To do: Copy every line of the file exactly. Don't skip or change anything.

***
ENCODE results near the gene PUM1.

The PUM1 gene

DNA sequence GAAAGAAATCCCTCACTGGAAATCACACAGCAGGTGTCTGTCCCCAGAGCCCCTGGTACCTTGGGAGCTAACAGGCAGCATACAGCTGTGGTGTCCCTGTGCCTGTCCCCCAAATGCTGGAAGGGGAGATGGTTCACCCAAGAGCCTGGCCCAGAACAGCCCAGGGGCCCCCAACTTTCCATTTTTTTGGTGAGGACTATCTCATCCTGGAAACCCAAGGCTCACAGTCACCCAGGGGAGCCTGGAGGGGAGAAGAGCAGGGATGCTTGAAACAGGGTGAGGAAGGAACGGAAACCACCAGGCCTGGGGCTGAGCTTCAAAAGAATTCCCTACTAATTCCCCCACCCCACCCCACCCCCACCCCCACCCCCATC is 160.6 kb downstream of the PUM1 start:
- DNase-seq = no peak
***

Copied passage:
ENCODE results near the gene PUM1.

The PUM1 gene

DNA sequence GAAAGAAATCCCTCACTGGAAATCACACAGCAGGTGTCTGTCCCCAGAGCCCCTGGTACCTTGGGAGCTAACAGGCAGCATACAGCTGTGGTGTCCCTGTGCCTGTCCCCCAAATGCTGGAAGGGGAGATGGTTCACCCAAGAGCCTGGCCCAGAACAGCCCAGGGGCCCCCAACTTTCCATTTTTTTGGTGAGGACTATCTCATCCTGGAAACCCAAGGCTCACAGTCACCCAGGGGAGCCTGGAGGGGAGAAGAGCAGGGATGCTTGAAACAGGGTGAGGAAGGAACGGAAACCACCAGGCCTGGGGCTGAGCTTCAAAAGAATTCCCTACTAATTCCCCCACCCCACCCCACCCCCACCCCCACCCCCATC is 160.6 kb downstream of the PUM1 start:
- DNase-seq = no peak